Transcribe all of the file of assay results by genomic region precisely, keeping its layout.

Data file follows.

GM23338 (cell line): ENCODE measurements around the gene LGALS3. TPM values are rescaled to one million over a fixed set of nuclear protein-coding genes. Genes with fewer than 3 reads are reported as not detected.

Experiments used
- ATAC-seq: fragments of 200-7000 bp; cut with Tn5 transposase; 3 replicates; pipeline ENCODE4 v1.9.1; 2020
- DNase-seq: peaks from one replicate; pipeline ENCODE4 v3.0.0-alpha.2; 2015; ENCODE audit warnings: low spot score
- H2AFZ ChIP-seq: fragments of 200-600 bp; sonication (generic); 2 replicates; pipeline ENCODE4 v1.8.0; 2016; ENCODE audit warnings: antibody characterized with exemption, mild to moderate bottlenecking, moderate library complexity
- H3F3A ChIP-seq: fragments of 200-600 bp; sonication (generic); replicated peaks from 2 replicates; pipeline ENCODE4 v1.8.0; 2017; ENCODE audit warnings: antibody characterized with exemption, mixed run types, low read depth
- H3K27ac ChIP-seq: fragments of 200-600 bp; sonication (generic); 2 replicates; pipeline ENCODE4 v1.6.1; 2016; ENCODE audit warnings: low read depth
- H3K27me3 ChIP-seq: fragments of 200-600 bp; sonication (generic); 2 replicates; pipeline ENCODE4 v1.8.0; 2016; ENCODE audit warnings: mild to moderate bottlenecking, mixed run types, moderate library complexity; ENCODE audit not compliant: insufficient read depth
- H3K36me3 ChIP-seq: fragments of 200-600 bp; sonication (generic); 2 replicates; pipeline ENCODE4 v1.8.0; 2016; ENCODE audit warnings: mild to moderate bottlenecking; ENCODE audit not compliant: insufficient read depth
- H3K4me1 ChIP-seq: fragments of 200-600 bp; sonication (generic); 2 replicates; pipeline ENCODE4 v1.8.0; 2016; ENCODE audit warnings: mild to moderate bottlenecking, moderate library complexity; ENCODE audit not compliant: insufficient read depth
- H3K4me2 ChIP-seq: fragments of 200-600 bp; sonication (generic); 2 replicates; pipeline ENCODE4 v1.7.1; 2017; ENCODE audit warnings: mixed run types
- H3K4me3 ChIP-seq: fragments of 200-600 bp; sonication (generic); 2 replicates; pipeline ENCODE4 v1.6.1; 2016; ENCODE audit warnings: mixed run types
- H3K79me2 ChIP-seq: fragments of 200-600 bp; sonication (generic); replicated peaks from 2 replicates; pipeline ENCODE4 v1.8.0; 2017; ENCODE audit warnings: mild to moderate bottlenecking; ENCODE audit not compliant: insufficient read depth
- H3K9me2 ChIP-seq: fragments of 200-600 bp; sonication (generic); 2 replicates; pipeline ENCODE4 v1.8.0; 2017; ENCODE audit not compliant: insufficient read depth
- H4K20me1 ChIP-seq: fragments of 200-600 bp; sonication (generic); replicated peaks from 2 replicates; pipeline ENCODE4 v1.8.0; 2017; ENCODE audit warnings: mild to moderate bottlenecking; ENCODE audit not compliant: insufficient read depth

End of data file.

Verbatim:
GM23338 (cell line): ENCODE measurements around the gene LGALS3. TPM values are rescaled to one million over a fixed set of nuclear protein-coding genes. Genes with fewer than 3 reads are reported as not detected.

Experiments used
- ATAC-seq: fragments of 200-7000 bp; cut with Tn5 transposase; 3 replicates; pipeline ENCODE4 v1.9.1; 2020
- DNase-seq: peaks from one replicate; pipeline ENCODE4 v3.0.0-alpha.2; 2015; ENCODE audit warnings: low spot score
- H2AFZ ChIP-seq: fragments of 200-600 bp; sonication (generic); 2 replicates; pipeline ENCODE4 v1.8.0; 2016; ENCODE audit warnings: antibody characterized with exemption, mild to moderate bottlenecking, moderate library complexity
- H3F3A ChIP-seq: fragments of 200-600 bp; sonication (generic); replicated peaks from 2 replicates; pipeline ENCODE4 v1.8.0; 2017; ENCODE audit warnings: antibody characterized with exemption, mixed run types, low read depth
- H3K27ac ChIP-seq: fragments of 200-600 bp; sonication (generic); 2 replicates; pipeline ENCODE4 v1.6.1; 2016; ENCODE audit warnings: low read depth
- H3K27me3 ChIP-seq: fragments of 200-600 bp; sonication (generic); 2 replicates; pipeline ENCODE4 v1.8.0; 2016; ENCODE audit warnings: mild to moderate bottlenecking, mixed run types, moderate library complexity; ENCODE audit not compliant: insufficient read depth
- H3K36me3 ChIP-seq: fragments of 200-600 bp; sonication (generic); 2 replicates; pipeline ENCODE4 v1.8.0; 2016; ENCODE audit warnings: mild to moderate bottlenecking; ENCODE audit not compliant: insufficient read depth
- H3K4me1 ChIP-seq: fragments of 200-600 bp; sonication (generic); 2 replicates; pipeline ENCODE4 v1.8.0; 2016; ENCODE audit warnings: mild to moderate bottlenecking, moderate library complexity; ENCODE audit not compliant: insufficient read depth
- H3K4me2 ChIP-seq: fragments of 200-600 bp; sonication (generic); 2 replicates; pipeline ENCODE4 v1.7.1; 2017; ENCODE audit warnings: mixed run types
- H3K4me3 ChIP-seq: fragments of 200-600 bp; sonication (generic); 2 replicates; pipeline ENCODE4 v1.6.1; 2016; ENCODE audit warnings: mixed run types
- H3K79me2 ChIP-seq: fragments of 200-600 bp; sonication (generic); replicated peaks from 2 replicates; pipeline ENCODE4 v1.8.0; 2017; ENCODE audit warnings: mild to moderate bottlenecking; ENCODE audit not compliant: insufficient read depth
- H3K9me2 ChIP-seq: fragments of 200-600 bp; sonication (generic); 2 replicates; pipeline ENCODE4 v1.8.0; 2017; ENCODE audit not compliant: insufficient read depth
- H4K20me1 ChIP-seq: fragments of 200-600 bp; sonication (generic); replicated peaks from 2 replicates; pipeline ENCODE4 v1.8.0; 2017; ENCODE audit warnings: mild to moderate bottlenecking; ENCODE audit not compliant: insufficient read depth